Free mapping data will elevate flood risk knowledge For the past 17 years we have been capturing LIDAR (Light Detection & Ranging) data in England. LIDAR uses a laser to scan and map the landscape from above and is widely considered to be the best method for collecting very dense and accurate elevation data across the landscape. We use LIDAR to help the work of the Environment Agency in many ways, including creating flood models, assessing coastal change and analysing how land is used. We now have an extensive archive of aerial LIDAR data covering nearly three quarters (72%) of England – the data mainly covers flood plains, coastal zones and urban areas. As technology has improved and costs have fallen, LIDAR data is now being used by just about everybody who works with maps.
OpenData Nantes Blog du projet open data du Département de Loire-Atlantique Devinette : qu’ont donc en commun des territoires tels que Rennes, Paris, Nantes, le département de Loire-Atlantique, de Saône-et-Loire, etc… ? Ils ont tous ouverts ou s’apprêtent à ouvrir les données publiques… Au public ! En somme, ils se sont lancés ou se lancent tout juste dans la grande aventure qu’est « l’Open Data ». Communauté urbaine de Bordeaux Map of scientific collaboration (Redux!) Several years ago, I created a map of scientific collaborations. The attention this map obtained surpassed my wildest expectations; it got published in the scientific and popular press all around the world! I had mainly forgotten about it until I received an email that rekindled my interest in this visualization and I thought it was high time to revisit this visualization. Unfortunately, scientific papers (and associated data) are closely guarded and only a handful of firms have full access to them. I now work in a very different field, so I lost access to this dataset. But while perusing my Twitter feed, I came across the very active feed of Scimago Lab.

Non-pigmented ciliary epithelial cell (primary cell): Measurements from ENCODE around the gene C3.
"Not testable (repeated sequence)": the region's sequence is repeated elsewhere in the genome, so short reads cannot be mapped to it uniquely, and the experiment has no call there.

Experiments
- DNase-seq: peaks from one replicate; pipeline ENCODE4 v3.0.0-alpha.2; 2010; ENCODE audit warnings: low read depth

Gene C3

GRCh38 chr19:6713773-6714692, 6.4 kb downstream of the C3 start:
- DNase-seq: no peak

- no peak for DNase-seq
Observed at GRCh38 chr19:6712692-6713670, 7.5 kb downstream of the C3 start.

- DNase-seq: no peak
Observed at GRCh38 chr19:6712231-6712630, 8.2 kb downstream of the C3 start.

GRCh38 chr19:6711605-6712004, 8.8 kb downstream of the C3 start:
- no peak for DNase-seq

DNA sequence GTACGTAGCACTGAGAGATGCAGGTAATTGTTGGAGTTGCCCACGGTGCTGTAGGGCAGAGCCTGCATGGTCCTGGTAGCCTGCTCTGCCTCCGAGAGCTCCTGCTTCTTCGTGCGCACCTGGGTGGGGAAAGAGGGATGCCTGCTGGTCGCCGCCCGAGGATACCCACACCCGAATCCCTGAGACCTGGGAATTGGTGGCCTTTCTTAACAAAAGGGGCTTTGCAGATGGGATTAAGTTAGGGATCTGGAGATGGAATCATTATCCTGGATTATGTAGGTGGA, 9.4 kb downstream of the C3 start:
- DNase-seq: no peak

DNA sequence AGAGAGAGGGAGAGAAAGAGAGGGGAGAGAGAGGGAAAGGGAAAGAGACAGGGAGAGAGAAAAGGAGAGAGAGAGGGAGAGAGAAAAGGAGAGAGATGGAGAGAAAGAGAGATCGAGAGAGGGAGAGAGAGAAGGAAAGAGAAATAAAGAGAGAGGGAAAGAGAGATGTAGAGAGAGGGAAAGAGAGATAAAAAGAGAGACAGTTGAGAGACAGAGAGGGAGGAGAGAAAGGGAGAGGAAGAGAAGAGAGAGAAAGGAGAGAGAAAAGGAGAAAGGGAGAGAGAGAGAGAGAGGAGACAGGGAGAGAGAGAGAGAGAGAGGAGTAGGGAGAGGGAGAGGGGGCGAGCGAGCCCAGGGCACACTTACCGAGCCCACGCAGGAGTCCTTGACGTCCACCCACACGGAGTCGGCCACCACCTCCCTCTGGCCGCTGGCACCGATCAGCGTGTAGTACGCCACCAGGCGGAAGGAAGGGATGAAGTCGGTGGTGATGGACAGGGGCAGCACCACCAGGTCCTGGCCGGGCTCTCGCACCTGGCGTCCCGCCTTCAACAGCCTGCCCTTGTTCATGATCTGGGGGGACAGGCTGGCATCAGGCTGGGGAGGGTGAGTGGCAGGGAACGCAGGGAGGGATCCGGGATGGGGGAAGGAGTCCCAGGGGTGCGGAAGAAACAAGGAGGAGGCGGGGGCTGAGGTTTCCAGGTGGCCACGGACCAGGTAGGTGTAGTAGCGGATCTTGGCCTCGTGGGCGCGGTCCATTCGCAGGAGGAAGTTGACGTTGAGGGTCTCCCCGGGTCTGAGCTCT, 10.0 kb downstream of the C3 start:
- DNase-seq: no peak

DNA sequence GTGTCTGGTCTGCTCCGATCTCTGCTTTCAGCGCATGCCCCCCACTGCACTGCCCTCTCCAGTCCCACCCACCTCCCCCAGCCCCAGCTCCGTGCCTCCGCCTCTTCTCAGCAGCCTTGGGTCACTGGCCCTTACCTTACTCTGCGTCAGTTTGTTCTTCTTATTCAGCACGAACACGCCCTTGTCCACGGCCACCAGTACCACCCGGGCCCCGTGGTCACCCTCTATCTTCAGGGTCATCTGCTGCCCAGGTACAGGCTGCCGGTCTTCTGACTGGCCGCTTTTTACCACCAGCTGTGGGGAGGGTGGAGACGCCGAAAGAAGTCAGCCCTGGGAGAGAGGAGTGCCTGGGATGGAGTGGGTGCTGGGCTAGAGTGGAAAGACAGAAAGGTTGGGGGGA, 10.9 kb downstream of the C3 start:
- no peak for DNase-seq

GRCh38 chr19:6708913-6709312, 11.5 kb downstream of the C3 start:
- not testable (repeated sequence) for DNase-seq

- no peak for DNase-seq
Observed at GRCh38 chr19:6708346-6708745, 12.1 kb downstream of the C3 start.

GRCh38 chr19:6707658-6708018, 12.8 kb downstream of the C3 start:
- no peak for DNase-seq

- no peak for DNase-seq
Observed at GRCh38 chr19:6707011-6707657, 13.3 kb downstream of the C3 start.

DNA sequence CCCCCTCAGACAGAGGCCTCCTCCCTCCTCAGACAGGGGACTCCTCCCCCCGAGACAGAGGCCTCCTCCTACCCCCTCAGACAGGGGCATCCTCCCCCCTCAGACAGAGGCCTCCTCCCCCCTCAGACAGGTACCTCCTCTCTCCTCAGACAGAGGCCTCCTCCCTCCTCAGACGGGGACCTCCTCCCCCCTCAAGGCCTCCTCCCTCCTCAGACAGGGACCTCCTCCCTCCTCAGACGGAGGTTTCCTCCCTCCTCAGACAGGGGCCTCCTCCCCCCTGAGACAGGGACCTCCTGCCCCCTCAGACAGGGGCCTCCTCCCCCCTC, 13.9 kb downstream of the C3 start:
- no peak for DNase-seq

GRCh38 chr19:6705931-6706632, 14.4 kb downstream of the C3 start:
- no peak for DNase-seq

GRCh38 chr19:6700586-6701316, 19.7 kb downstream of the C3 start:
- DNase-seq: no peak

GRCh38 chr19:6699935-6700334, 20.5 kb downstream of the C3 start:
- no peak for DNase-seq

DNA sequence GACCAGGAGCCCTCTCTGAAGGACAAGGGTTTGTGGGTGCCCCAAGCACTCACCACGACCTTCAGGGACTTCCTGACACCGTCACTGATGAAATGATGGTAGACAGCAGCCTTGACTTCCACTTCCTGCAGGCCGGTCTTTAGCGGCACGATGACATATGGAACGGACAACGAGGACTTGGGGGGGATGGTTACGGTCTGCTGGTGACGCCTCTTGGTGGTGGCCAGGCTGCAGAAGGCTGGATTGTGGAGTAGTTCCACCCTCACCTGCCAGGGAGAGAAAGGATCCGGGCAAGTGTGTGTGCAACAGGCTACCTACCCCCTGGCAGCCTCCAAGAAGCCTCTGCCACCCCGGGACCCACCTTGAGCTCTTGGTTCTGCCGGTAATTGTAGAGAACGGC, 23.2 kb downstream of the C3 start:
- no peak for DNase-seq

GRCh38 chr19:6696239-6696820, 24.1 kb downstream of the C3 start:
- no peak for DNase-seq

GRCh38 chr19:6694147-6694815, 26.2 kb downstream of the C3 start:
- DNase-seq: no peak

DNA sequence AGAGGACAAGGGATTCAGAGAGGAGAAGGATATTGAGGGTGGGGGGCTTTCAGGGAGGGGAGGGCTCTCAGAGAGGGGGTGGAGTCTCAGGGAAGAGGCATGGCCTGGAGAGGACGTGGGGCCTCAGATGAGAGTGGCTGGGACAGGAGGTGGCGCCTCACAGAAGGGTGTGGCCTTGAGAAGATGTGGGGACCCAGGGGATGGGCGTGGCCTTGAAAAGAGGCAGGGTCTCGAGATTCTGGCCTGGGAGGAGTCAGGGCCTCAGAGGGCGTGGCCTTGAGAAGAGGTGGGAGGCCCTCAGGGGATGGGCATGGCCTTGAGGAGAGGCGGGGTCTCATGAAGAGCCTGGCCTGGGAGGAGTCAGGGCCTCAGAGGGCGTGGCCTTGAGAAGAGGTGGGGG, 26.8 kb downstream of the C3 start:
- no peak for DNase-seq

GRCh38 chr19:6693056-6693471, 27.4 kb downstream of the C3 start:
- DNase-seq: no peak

Population Lines Print I recently produced a map entitled “Population Lines”, which shows population density by latitude. The aim was to achieve a simple and fresh perspective on these well-known data. I have labelled a few key cities for orientation purposes but I’ve left off most of the conventional cartographical adornments. 8 tools for visualizing data with open source Data visualization is the mechanism of taking tabular or spatial data and conveying it in a human-friendly and visual way. There are several open source tools that can help you create useful, informative graphs. In this post we will take a look at eight open source, data visualization tools.
Transforming Data into Visualization Data visualization explains a story to the user; a story that if told well should help the viewer discern information and relationships between the data. Data visualization, for a designer, is the process of taking a complex structure and breaking it down in a way that the reader can easily comprehend. It is a powerful tool used to translate complex data into accessible insights. In this article, I’ll explain the four critical steps we took to create a visualization graph for the World Economic Forum (WEF). Step 1: Decipher the Data The first step in any data visualization process begins with unpacking all of the elements and establishing the goal of the visualization or infographic.
Data visualization: Science on the map Illustration by the Project Twins When linguist Lauren Gawne roams the valleys of Nepal documenting endangered Tibetan languages, she takes pains to distinguish each dialect's geographical origin. But when it came to producing maps of her results, for many years her cartographic methods were somewhat crude. “My old maps were [made] using MS Paint on top of some copyrighted map that I really shouldn't have been using,” she says.